Skip to main content

Stochastic Process Methods with an Application to Budgetary Data

  • Christian Breunig (a1) and Bryan D. Jones (a2)

Political scientists have increasingly focused on causal processes that operate not solely on mean differences but on other stochastic characteristics of the distribution of a dependent variable. This paper surveys important statistical tools used to assess data in situations where the entire distribution of values is of interest. We first outline three broad conditions under which stochastic process methods are applicable and show that these conditions cover many domains of social inquiry. We discuss a variety of visual and analytical techniques, including distributional analysis, direct parameter estimates of probability density functions, and quantile regression. We illustrate the utility of these statistical tools with an application to budgetary data because strong theoretical expectations at the micro- and macrolevel exist about the distributional characteristics for such data. The expository analysis concentrates on three budget series (total, domestic, and defense outlays) of the U.S. government for 1800–2004.

Corresponding author
e-mail: (corresponding author)
Hide All

Authors' Note: The authors would like to thank Michael D. Ward, John Ahlquist, and Samuel Workman, our reviewers, and the editors of Political Analysis for helpful comments. Supplementary materials for this article as well as R and Stata code for implementing the presented methods are available on the authors' Web site.

Hide All
Alvarez, R. Michael, and Brehm, John. 1995. American ambivalence towards abortion policy: Development of a heteroskedastic probit model of competing values. American Journal of Political Science 39: 1055–82.
Alvarez, R. Michael. 2009. In Election fraud: Detecting and deterring electoral manipulation, eds. Hall, Thad E. and Hyde, Susan D. Washington, DC: Brookings Institution Press.
Barabási, Albert-László, and Albert, Réka. 1999. Emergence of scaling in random networks. Science 286: 509–12.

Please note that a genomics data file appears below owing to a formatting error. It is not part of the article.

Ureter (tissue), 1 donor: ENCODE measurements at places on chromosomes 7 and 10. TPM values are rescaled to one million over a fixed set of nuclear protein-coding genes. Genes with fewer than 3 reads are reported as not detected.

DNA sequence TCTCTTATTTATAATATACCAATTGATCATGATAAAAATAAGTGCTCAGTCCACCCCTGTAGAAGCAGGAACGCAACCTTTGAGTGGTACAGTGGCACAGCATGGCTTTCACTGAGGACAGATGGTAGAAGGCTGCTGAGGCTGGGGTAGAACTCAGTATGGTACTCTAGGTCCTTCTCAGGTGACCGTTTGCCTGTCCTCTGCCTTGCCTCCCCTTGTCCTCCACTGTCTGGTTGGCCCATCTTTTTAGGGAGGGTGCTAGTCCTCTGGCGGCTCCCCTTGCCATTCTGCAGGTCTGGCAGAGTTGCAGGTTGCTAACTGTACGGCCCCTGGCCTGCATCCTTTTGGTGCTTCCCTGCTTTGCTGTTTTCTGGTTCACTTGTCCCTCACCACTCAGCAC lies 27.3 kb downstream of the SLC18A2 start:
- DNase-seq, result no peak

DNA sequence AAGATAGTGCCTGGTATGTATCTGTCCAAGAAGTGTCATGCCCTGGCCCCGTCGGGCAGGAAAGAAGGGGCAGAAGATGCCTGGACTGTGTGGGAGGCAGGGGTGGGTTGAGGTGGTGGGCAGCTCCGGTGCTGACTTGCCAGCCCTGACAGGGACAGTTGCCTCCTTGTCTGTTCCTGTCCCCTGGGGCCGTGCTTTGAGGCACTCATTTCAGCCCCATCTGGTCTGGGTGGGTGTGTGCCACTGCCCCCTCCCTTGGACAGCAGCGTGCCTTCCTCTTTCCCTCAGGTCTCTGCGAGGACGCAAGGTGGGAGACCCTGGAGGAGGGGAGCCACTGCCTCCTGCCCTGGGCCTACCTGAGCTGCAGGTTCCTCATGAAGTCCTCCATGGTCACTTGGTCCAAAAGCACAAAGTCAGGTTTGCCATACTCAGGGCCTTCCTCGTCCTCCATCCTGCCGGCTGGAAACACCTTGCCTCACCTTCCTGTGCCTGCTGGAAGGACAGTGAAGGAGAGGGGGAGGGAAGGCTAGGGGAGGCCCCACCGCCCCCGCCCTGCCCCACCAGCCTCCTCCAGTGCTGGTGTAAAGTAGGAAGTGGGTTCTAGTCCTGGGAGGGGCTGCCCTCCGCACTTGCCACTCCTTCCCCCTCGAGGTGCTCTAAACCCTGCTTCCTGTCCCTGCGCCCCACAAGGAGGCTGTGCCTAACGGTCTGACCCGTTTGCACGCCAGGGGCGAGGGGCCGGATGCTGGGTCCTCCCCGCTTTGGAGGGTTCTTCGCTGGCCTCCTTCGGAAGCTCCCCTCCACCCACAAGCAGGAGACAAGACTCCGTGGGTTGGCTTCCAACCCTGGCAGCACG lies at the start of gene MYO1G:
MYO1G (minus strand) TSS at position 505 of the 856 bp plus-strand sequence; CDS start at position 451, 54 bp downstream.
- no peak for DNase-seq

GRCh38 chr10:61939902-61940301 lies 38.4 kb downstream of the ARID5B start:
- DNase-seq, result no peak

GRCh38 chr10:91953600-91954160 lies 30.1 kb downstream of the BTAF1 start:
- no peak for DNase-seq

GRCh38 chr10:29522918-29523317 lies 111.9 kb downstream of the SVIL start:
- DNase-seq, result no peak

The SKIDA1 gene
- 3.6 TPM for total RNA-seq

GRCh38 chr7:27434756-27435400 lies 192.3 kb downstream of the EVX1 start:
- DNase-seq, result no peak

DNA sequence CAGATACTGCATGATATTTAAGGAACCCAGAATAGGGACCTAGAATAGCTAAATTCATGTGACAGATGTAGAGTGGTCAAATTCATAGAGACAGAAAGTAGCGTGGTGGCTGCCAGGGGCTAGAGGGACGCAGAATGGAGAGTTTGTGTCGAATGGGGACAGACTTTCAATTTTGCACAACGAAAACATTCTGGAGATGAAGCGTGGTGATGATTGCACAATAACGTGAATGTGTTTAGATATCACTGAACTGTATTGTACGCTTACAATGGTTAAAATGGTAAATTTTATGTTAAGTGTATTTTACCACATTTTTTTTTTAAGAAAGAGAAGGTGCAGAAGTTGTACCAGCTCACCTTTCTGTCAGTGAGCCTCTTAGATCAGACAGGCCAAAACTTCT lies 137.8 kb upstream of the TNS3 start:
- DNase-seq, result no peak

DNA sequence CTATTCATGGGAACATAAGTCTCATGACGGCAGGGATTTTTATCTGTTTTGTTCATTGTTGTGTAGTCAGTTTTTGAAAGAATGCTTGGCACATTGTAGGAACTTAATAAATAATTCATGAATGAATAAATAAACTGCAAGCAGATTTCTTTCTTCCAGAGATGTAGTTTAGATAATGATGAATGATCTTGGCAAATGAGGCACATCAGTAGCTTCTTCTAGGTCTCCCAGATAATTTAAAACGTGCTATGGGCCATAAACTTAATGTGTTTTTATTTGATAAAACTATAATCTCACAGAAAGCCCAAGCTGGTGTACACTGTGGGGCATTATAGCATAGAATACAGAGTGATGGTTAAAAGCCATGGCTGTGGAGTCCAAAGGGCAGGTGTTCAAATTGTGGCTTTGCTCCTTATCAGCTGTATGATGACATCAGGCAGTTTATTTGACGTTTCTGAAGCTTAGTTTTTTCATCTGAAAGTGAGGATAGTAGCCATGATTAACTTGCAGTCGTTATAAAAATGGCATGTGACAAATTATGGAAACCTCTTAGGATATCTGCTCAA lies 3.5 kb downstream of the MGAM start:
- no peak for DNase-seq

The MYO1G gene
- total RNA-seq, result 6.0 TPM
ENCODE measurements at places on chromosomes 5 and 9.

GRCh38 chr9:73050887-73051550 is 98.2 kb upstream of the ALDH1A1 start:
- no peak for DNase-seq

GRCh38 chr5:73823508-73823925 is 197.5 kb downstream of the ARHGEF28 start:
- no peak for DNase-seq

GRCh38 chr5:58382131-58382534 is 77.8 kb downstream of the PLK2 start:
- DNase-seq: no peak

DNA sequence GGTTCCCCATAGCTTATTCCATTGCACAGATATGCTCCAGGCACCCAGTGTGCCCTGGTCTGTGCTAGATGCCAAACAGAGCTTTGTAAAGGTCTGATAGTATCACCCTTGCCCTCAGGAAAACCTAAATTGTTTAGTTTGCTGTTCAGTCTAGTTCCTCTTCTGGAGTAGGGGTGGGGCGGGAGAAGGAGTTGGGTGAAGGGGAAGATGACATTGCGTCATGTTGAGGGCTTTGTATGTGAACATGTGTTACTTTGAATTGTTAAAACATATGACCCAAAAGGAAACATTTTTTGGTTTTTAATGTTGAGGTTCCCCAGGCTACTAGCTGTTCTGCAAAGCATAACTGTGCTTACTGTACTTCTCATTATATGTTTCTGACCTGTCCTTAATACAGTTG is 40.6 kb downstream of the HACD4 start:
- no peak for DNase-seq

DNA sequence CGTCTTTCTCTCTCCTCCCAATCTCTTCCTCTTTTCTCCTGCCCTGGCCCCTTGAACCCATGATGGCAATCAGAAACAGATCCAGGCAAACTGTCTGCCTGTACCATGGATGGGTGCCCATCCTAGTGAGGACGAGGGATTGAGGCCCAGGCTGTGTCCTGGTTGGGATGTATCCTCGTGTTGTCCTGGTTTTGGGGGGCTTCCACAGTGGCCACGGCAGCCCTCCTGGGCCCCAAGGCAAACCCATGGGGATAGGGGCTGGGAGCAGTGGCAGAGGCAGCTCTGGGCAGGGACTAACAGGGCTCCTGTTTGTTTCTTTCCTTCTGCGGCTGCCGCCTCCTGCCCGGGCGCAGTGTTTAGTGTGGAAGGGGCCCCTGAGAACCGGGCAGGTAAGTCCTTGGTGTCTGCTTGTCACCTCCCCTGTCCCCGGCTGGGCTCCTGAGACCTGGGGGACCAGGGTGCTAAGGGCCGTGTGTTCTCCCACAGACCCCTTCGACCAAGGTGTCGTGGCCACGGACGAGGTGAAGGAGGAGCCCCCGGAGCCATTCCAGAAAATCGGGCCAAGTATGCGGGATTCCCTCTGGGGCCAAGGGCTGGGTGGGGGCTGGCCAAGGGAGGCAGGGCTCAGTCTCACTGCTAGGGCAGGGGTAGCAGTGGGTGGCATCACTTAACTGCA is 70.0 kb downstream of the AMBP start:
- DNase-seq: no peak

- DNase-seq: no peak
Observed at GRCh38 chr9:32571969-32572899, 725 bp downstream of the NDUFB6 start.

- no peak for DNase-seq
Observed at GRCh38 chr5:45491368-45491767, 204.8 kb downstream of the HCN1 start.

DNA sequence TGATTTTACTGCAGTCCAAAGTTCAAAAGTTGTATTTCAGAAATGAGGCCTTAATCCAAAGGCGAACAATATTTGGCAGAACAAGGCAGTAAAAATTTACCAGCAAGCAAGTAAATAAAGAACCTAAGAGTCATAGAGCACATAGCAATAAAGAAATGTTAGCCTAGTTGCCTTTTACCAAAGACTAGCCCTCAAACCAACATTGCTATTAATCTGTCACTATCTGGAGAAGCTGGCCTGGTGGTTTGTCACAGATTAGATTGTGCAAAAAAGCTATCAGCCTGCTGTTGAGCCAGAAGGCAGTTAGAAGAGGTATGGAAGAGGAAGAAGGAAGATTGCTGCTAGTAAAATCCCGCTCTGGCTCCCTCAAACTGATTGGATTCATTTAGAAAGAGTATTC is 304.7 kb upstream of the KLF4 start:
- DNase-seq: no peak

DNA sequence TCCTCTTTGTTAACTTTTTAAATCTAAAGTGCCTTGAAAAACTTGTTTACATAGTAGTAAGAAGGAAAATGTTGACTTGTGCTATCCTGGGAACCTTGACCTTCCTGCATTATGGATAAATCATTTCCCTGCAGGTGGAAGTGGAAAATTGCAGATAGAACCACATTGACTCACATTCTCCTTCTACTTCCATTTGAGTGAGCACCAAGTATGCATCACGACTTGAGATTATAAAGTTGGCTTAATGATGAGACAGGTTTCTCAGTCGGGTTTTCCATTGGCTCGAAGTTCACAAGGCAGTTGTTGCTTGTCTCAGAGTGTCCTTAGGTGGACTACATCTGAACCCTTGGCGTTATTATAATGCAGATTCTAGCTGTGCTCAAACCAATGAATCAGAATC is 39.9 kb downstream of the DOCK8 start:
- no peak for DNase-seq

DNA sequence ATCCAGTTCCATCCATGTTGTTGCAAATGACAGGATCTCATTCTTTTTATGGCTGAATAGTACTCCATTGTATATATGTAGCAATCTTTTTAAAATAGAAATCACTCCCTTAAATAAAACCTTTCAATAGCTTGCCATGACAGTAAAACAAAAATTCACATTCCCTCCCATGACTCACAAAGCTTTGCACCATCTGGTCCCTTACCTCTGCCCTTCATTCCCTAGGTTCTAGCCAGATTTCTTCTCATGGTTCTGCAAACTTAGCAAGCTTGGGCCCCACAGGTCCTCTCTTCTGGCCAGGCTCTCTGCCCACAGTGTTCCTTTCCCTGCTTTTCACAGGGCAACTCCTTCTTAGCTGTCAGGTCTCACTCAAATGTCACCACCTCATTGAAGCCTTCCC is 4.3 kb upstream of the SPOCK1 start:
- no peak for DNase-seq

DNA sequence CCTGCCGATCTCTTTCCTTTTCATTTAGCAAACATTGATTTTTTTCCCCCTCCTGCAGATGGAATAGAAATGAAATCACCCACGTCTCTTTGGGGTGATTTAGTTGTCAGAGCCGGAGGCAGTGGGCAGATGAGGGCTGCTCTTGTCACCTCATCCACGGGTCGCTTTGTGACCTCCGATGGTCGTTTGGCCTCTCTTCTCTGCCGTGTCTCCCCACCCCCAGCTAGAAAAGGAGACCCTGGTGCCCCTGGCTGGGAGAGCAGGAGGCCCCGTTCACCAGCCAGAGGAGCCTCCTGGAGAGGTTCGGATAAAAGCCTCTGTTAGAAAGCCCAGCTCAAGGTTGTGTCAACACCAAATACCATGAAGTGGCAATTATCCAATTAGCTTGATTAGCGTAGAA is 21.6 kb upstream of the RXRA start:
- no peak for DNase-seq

Baumgartner, Frank R., and Jones, Bryan D. 1993. Agendas and instability in American politics. Chicago, IL: University of Chicago Press.
Baumgartner, Frank R., Foucault, Martial, and François, Abel. 2006. Punctuated equilibrium and French budgeting processes. Journal of European Public Policy 13: 1086–103.
Beinhocker, Eric D. 2006. Origin of wealth: Evolution, complexity, and the radical remaking of economics. Cambridge: Harvard Business School Press.
Biggs, Michael. 2005. Strikes as forest fires: Chicago and Paris in the late nineteenth century. American Journal of Sociology 110: 1684–714.
Breunig, Christian. 2006. The more things change, the more things stay the same: a comparative analysis of budget punctuations. Journal of European Public Policy 13(7): 1065–81.
Breunig, Christian, and Koski, Chris. 2006. Punctuated equilibria and budgets in the American States. Policy Studies Journal 34: 363–79.
Buchinsky, Moshe. 1994. Changes in the U.S. wage structure 1963-1987: Application of quantile regression. Econometrica 62: 405–58.
Cederman, Lars-Erik. 2003. Modeling the size of wars: From billiard balls to sandpiles. American Political Science Review 97: 135–50.
Clauset, Aaron, Shalizi, Cosma Rohilla, and Newman, M. E. J. 2007. Power-law distributions in empirical data. arXiv: 706.1062v1. 7: 126.
DeCarlo, Lawrence T. 1997. On the meaning and use of kurtosis. Psychological Methods 2: 292307.
Engel, Ernst. 1857. Die Produktions- und Konsumptionsverhältnisse des Königreichs Sachsen. Zeitschrift des Statistischen Bureaus des Koniglich Sächsischen Ministeriums des Innern 8: 154.
Gabaix, Xavier. 1999. Zipf's law for cities: An explanation. Quarterly Journal of Economics 114: 739–67.
Groneveld, Richard A. 1998. A class of quintile measures for kurtosis. American Statistician 51: 325–9.
Hacker, Jacob S., and Pierson, Paul. 2010. Winner-take-all politics: Public policy, political organization, and the precipitous rise of top incomes in the United States. Politics & Society 38: 152204.
Handcock, Mark and Morris, Martina. 1999. Relative distribution methods in the social sciences. New York: Springer.
Hosking, Jonathan R. M. 1990. L-moments: Analysis and estimation of distributions using linear combinations of order statistics. Journal of the Royal Statistical Society B 52: 105–24.